Pheromone-infused twist ties will be applied by ground crews to host plants, trees and fence posts in the community of Carpinteria, Santa Barbara County, where two light brown apple moths have been detected. Moth pheromone, which is odorless and colorless, creates mating disruption by preventing male moths from mating with females. This method is highly specific to the targeted moth population and is not harmful to other organisms.

LBAM threatens California's environment by destroying, stunting or deforming young seedlings and damaging new growth in the forest canopy. The moth also feeds on host plants favored by a number of endangered species; spoils the appearance of ornamental plants; and injures citrus, grapes, and deciduous fruit tree crops.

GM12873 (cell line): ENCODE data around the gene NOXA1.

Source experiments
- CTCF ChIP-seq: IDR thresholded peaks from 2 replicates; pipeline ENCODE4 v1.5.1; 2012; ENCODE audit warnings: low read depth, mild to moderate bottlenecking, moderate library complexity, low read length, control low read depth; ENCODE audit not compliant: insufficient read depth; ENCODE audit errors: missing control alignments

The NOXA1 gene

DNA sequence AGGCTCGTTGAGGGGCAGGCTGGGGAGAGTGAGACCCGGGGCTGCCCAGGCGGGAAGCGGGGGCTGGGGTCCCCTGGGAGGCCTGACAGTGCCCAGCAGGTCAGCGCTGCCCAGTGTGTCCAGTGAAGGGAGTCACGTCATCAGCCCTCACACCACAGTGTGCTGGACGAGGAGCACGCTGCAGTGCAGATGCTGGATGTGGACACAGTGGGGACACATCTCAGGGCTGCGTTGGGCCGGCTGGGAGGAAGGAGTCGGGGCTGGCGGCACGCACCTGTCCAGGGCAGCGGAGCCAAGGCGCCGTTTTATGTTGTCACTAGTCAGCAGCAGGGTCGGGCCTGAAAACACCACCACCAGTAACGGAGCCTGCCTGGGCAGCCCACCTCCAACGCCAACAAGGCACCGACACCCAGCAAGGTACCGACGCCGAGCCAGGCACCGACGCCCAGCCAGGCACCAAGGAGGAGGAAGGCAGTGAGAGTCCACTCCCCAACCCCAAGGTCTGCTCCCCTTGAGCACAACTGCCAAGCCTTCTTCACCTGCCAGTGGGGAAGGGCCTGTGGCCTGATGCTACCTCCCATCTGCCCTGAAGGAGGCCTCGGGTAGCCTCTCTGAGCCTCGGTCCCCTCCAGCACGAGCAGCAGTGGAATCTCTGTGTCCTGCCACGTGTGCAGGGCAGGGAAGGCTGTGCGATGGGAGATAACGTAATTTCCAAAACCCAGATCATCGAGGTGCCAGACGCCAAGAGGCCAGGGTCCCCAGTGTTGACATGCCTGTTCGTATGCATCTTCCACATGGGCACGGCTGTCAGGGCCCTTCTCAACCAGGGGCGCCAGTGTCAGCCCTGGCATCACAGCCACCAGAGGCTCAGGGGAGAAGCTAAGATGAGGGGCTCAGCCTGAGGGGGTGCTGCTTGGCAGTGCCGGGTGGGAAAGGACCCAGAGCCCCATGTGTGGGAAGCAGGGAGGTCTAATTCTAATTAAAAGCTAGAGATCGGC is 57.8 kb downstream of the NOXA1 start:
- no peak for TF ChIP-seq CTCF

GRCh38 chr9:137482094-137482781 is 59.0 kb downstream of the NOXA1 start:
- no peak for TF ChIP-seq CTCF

A cooperative eradication program run jointly by CDFA and the U.S. Department of Agriculture (USDA) is already underway to suppress and eradicate infestations in nine other counties along California's Central Coast and Bay Area.